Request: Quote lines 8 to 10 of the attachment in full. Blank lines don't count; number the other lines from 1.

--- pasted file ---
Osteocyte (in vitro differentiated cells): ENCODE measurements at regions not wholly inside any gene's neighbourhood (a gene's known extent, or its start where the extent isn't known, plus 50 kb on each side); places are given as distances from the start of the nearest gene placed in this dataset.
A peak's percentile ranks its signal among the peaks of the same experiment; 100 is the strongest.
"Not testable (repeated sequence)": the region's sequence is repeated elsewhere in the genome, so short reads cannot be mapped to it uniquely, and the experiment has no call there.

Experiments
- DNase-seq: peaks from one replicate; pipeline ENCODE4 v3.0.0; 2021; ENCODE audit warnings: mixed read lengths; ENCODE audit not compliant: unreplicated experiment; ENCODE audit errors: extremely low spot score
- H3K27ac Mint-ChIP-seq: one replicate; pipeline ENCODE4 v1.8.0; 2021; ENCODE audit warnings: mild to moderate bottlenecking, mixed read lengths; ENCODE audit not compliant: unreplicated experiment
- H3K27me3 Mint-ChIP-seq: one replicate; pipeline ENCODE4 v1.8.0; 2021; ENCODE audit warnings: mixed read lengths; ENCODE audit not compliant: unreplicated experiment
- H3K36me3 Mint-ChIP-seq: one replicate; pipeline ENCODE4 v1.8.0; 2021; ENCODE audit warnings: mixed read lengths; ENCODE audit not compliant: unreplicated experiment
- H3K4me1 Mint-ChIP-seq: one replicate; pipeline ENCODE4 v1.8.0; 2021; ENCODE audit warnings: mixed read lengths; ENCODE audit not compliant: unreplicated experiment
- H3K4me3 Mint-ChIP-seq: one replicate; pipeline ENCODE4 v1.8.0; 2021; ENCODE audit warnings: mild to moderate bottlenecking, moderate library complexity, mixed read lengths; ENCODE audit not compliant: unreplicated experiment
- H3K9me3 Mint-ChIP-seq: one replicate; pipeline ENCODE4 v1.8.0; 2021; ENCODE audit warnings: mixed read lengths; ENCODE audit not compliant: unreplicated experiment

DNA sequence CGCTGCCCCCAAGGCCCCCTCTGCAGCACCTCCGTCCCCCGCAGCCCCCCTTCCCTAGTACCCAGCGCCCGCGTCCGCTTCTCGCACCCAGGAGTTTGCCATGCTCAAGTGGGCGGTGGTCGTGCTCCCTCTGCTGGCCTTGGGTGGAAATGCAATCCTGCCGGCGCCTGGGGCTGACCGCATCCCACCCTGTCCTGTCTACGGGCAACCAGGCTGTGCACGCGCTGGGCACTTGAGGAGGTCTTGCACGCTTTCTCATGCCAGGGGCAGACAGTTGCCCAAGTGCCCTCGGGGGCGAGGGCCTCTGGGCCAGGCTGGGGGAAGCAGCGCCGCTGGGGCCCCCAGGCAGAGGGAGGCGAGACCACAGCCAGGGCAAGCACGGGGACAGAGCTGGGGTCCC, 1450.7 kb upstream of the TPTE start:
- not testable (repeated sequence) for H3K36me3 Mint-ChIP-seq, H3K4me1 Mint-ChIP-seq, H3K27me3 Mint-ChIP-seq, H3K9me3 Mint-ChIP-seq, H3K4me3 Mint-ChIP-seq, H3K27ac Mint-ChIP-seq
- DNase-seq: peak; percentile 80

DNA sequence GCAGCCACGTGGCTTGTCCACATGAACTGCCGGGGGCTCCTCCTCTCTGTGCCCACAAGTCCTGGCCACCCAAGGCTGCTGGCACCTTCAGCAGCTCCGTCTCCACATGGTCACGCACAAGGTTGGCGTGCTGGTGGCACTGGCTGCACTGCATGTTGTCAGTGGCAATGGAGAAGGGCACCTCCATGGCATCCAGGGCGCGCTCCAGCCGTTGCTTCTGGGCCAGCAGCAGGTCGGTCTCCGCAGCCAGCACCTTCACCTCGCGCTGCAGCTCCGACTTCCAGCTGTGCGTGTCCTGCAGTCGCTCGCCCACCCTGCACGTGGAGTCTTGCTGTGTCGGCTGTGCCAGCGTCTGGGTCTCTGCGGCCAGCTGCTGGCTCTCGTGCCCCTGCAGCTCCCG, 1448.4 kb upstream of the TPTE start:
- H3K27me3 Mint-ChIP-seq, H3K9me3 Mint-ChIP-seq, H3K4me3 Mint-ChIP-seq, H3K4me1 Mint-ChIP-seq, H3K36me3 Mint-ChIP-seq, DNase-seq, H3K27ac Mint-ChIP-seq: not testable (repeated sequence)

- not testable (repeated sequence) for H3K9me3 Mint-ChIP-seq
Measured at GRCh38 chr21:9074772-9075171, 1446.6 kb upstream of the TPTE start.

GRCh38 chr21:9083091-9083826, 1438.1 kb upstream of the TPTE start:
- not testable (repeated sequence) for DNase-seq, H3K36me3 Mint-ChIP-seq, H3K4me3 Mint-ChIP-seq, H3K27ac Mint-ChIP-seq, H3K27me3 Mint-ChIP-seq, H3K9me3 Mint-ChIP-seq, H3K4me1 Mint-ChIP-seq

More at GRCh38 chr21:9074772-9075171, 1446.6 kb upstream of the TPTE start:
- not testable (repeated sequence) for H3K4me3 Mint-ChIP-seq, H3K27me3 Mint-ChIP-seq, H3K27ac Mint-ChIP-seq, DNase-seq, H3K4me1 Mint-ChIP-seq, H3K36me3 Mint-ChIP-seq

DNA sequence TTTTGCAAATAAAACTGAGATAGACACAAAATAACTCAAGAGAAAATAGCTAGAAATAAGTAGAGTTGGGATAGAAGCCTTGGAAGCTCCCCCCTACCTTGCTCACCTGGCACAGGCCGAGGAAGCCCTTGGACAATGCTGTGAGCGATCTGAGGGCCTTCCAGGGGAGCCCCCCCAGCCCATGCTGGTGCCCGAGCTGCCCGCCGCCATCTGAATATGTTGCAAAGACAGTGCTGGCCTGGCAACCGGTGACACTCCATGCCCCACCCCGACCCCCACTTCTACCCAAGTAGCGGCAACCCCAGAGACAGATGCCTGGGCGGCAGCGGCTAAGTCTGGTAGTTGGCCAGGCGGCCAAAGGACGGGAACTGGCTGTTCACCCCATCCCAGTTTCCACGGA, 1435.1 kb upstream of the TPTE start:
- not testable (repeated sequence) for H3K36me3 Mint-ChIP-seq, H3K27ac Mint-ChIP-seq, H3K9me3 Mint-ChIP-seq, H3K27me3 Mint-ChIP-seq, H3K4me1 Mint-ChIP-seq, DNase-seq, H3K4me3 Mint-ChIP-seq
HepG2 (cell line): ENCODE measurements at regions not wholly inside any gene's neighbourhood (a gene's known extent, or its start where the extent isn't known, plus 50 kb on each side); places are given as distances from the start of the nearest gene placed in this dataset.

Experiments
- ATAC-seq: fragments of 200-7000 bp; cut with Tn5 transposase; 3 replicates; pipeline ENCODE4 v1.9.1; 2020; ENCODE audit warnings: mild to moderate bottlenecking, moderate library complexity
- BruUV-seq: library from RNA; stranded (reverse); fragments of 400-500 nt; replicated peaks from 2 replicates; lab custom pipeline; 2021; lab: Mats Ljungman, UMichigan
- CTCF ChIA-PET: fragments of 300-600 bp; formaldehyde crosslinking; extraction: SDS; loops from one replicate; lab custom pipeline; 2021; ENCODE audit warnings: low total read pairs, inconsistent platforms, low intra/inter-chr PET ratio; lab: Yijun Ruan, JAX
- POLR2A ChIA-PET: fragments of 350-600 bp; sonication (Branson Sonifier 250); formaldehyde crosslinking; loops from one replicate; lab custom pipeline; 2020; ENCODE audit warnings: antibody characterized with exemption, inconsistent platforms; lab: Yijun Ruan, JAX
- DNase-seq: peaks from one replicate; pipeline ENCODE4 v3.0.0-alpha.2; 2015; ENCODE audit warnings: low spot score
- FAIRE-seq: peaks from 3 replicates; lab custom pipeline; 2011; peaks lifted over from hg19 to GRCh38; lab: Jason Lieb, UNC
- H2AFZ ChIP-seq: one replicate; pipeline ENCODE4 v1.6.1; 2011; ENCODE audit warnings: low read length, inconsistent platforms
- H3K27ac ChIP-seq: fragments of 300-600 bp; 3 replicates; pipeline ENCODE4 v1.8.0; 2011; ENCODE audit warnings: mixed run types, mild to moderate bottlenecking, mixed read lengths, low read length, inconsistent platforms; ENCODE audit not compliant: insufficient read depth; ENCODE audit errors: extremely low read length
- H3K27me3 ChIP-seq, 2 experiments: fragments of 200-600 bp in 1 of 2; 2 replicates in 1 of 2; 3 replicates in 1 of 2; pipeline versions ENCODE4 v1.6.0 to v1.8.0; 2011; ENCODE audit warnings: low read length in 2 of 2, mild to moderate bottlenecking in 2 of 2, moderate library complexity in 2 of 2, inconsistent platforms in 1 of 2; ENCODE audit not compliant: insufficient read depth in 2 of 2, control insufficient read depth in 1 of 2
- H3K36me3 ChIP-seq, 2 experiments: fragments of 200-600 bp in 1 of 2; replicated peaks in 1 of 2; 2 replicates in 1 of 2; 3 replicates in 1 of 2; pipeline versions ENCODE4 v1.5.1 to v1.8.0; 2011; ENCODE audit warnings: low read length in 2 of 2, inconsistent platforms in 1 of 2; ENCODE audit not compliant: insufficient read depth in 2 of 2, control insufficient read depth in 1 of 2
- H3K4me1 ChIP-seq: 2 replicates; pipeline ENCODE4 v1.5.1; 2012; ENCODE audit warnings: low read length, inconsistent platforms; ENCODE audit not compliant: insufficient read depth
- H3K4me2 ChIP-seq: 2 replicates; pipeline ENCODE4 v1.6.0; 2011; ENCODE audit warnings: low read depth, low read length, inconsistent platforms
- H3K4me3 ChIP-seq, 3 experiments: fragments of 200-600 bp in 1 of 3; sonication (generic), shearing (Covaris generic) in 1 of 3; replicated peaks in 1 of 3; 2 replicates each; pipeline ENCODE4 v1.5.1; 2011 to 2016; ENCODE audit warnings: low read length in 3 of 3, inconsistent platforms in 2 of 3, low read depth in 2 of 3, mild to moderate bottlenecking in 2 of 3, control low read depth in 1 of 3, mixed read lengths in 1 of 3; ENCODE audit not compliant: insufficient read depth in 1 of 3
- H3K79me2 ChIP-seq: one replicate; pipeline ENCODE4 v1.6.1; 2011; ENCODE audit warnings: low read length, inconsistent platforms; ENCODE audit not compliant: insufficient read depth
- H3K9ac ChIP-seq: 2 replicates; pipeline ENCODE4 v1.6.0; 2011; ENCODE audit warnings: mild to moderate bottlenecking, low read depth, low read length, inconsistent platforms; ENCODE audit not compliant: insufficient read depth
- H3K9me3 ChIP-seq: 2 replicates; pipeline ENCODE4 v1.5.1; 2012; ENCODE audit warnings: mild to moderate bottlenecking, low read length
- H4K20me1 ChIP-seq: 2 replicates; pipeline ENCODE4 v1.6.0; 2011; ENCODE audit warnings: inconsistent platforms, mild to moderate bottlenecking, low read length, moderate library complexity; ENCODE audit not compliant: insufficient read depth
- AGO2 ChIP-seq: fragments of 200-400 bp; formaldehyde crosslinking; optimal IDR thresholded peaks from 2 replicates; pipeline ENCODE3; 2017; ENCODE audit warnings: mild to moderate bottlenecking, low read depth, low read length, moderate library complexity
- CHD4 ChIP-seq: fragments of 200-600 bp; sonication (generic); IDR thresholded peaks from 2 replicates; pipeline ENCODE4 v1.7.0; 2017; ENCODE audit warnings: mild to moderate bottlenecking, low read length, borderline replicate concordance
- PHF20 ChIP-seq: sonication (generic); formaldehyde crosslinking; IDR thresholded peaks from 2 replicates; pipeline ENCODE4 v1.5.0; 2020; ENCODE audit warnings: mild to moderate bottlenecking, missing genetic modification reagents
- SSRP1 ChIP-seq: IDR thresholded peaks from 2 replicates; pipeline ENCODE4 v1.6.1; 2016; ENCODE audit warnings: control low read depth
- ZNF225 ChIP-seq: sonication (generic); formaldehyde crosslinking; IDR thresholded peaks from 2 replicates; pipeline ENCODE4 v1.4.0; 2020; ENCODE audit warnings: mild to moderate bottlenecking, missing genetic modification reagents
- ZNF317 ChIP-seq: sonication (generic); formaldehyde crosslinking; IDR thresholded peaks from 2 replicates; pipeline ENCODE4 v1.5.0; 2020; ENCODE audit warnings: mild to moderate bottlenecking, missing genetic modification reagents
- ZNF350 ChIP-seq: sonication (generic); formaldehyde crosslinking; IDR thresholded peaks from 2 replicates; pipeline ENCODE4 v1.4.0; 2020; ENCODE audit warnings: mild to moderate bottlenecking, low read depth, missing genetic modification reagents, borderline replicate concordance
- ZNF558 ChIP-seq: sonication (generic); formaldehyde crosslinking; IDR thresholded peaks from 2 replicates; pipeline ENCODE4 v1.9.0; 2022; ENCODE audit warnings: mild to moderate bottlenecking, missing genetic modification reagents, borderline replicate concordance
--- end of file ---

- H3K36me3 Mint-ChIP-seq: one replicate; pipeline ENCODE4 v1.8.0; 2021; ENCODE audit warnings: mixed read lengths; ENCODE audit not compliant: unreplicated experiment
- H3K4me1 Mint-ChIP-seq: one replicate; pipeline ENCODE4 v1.8.0; 2021; ENCODE audit warnings: mixed read lengths; ENCODE audit not compliant: unreplicated experiment
- H3K4me3 Mint-ChIP-seq: one replicate; pipeline ENCODE4 v1.8.0; 2021; ENCODE audit warnings: mild to moderate bottlenecking, moderate library complexity, mixed read lengths; ENCODE audit not compliant: unreplicated experiment